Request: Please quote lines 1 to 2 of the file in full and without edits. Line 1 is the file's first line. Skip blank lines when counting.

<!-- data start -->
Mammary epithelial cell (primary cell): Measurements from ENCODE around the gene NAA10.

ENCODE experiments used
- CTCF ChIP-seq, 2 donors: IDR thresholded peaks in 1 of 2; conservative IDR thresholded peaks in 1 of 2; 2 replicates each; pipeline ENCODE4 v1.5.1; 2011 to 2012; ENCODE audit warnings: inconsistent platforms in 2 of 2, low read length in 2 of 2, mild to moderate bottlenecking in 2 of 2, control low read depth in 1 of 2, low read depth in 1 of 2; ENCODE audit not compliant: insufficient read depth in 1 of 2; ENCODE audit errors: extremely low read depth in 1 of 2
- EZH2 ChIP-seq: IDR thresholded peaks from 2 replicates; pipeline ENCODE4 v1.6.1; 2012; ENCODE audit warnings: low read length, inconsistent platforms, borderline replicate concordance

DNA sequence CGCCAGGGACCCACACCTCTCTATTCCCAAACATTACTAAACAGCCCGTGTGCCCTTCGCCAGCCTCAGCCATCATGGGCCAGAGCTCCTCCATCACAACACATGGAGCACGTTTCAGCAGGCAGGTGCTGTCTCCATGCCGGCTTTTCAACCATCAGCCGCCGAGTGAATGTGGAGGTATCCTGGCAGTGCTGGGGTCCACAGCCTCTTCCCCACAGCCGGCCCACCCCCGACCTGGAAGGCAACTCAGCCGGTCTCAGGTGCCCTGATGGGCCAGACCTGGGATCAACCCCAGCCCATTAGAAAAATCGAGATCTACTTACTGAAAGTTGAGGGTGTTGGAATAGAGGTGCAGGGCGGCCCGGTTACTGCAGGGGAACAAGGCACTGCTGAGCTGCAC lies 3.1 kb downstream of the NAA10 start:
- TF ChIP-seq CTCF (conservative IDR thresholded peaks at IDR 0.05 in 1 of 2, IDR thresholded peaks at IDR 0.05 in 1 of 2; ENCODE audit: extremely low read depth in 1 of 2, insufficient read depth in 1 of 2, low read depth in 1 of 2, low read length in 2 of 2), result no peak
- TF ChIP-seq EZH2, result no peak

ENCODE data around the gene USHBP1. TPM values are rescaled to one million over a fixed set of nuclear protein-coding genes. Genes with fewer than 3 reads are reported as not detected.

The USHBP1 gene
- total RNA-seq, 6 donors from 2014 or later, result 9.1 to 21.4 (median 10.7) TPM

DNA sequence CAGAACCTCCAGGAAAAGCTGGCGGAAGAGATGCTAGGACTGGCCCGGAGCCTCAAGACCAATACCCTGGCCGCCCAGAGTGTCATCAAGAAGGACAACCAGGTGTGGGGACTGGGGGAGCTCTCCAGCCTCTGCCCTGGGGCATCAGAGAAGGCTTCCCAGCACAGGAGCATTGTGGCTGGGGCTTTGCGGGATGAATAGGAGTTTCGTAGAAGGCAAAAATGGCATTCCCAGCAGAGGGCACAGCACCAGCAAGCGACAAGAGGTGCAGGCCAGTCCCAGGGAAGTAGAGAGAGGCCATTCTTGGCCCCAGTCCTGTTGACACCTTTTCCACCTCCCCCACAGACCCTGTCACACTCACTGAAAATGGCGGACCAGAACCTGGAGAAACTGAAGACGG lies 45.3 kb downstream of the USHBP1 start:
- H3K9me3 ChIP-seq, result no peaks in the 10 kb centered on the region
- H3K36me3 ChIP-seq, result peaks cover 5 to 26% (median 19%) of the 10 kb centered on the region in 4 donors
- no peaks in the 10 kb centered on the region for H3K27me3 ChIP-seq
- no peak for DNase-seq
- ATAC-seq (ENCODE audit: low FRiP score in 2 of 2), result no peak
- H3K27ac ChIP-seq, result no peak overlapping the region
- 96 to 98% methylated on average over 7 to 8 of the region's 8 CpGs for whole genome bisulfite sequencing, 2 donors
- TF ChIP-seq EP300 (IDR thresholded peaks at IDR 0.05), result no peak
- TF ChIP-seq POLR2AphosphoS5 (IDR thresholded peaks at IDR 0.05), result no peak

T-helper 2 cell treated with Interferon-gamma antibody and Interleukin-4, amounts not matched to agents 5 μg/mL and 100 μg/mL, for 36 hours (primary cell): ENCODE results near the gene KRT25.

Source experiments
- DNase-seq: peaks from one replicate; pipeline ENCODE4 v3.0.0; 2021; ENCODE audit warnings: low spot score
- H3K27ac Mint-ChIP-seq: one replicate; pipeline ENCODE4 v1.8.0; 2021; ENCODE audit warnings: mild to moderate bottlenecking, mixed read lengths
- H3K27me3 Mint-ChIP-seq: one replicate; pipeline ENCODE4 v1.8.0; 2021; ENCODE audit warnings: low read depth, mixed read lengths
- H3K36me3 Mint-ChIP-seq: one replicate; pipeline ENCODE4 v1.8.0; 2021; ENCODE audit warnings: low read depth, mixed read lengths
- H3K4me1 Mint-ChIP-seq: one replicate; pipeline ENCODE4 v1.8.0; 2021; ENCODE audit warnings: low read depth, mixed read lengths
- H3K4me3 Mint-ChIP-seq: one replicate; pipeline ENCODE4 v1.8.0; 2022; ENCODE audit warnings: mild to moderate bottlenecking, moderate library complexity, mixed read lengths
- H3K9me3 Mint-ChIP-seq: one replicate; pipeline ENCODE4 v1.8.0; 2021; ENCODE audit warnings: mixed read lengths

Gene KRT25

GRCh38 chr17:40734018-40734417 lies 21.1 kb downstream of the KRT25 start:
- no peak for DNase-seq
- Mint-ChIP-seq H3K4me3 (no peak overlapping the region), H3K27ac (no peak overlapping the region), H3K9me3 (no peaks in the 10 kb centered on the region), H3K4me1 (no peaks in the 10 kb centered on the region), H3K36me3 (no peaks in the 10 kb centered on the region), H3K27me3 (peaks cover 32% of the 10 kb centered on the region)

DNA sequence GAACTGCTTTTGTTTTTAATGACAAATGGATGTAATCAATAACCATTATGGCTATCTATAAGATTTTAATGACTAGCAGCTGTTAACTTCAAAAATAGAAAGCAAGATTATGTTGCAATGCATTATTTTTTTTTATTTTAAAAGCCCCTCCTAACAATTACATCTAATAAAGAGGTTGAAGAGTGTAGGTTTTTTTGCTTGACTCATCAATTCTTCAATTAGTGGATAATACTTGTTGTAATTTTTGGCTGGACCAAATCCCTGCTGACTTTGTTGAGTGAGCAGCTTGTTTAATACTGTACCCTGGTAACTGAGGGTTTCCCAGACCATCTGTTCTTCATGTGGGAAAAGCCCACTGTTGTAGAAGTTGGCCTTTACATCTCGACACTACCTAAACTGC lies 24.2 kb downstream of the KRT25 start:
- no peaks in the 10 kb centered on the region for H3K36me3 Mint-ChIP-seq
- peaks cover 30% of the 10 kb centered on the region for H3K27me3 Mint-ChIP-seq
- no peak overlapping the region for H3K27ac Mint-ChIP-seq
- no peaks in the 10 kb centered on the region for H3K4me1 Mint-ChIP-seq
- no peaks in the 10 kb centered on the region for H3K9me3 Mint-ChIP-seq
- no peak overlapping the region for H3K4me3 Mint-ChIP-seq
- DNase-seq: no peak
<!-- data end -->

Mammary epithelial cell (primary cell): Measurements from ENCODE around the gene NAA10.

ENCODE experiments used